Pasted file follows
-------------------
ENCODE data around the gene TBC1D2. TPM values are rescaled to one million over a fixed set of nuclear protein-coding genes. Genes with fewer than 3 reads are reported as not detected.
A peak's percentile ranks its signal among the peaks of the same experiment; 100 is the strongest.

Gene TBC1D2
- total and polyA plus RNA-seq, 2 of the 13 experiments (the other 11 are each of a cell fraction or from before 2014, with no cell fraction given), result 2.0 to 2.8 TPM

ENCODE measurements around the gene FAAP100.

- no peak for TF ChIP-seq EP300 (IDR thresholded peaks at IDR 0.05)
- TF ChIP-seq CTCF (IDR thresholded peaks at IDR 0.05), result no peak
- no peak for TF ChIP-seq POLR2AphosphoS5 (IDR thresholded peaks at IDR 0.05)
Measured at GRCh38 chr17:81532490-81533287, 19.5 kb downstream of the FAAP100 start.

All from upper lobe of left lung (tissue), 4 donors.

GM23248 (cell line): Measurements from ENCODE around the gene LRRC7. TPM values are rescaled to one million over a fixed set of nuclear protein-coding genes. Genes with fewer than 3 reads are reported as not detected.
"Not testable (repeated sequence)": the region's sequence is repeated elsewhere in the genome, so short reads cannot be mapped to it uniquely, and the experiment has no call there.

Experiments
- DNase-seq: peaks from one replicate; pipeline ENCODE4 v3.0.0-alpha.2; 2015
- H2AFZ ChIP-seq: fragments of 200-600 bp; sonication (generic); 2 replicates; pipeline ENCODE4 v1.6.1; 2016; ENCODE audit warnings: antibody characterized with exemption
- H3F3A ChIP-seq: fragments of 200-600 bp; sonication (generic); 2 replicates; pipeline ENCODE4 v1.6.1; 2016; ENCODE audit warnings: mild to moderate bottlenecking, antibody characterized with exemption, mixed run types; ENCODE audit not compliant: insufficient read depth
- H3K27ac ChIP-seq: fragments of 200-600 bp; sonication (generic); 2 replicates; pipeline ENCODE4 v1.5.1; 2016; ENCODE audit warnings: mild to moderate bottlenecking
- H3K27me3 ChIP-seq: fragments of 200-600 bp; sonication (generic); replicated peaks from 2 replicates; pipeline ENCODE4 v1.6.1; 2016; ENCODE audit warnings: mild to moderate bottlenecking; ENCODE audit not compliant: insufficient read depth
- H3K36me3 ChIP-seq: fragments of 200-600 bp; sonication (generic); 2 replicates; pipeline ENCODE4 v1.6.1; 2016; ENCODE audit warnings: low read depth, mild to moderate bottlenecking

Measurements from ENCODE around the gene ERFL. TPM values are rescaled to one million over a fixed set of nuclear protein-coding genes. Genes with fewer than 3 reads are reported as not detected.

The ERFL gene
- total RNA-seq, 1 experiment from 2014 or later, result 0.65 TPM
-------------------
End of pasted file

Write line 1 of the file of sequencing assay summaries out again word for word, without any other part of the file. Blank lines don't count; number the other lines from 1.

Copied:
ENCODE data around the gene TBC1D2. TPM values are rescaled to one million over a fixed set of nuclear protein-coding genes. Genes with fewer than 3 reads are reported as not detected.